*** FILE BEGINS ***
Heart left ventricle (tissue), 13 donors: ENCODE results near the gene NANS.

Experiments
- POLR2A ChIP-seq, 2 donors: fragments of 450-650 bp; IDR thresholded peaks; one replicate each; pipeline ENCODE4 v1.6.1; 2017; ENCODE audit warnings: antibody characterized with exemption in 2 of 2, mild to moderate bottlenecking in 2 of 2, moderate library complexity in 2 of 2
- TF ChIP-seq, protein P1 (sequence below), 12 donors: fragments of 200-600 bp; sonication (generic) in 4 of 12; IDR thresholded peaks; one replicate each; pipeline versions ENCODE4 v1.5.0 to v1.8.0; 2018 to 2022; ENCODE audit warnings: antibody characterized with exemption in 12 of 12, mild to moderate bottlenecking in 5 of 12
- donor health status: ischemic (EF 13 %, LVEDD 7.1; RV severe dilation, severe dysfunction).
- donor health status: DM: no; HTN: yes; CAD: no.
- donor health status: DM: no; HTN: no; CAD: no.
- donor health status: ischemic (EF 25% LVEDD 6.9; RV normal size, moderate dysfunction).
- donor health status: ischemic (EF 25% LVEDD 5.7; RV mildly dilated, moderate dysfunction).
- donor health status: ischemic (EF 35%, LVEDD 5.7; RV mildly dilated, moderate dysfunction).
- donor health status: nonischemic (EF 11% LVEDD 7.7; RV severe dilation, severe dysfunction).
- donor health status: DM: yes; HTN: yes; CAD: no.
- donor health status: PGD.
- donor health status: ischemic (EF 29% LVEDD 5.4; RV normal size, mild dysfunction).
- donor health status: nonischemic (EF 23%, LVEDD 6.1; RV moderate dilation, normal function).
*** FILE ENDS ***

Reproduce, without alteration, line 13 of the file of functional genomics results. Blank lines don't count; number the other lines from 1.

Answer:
- donor health status: PGD.